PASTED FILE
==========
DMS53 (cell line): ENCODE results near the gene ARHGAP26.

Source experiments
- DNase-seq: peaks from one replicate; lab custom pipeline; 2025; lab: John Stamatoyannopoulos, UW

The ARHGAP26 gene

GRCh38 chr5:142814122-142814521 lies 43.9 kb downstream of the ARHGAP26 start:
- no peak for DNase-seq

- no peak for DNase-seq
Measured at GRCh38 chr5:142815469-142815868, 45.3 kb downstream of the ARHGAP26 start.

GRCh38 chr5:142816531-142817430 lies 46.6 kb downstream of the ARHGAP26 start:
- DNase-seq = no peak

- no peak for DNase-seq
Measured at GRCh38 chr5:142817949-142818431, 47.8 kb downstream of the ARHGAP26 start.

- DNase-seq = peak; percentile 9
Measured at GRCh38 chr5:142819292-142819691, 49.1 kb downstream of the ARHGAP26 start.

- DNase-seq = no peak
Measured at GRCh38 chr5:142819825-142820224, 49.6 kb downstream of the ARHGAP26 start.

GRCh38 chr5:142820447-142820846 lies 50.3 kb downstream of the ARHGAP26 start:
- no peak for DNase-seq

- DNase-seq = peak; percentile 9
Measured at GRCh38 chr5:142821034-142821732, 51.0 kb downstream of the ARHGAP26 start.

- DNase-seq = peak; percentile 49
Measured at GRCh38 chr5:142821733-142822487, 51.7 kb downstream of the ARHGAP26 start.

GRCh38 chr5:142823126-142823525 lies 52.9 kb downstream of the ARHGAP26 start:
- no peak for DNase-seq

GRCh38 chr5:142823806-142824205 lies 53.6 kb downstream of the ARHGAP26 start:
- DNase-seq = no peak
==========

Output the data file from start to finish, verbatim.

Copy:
DMS53 (cell line): ENCODE results near the gene ARHGAP26.

Source experiments
- DNase-seq: peaks from one replicate; lab custom pipeline; 2025; lab: John Stamatoyannopoulos, UW

The ARHGAP26 gene

GRCh38 chr5:142814122-142814521 lies 43.9 kb downstream of the ARHGAP26 start:
- no peak for DNase-seq

- no peak for DNase-seq
Measured at GRCh38 chr5:142815469-142815868, 45.3 kb downstream of the ARHGAP26 start.

GRCh38 chr5:142816531-142817430 lies 46.6 kb downstream of the ARHGAP26 start:
- DNase-seq = no peak

- no peak for DNase-seq
Measured at GRCh38 chr5:142817949-142818431, 47.8 kb downstream of the ARHGAP26 start.

- DNase-seq = peak; percentile 9
Measured at GRCh38 chr5:142819292-142819691, 49.1 kb downstream of the ARHGAP26 start.

- DNase-seq = no peak
Measured at GRCh38 chr5:142819825-142820224, 49.6 kb downstream of the ARHGAP26 start.

GRCh38 chr5:142820447-142820846 lies 50.3 kb downstream of the ARHGAP26 start:
- no peak for DNase-seq

- DNase-seq = peak; percentile 9
Measured at GRCh38 chr5:142821034-142821732, 51.0 kb downstream of the ARHGAP26 start.

- DNase-seq = peak; percentile 49
Measured at GRCh38 chr5:142821733-142822487, 51.7 kb downstream of the ARHGAP26 start.

GRCh38 chr5:142823126-142823525 lies 52.9 kb downstream of the ARHGAP26 start:
- no peak for DNase-seq

GRCh38 chr5:142823806-142824205 lies 53.6 kb downstream of the ARHGAP26 start:
- DNase-seq = no peak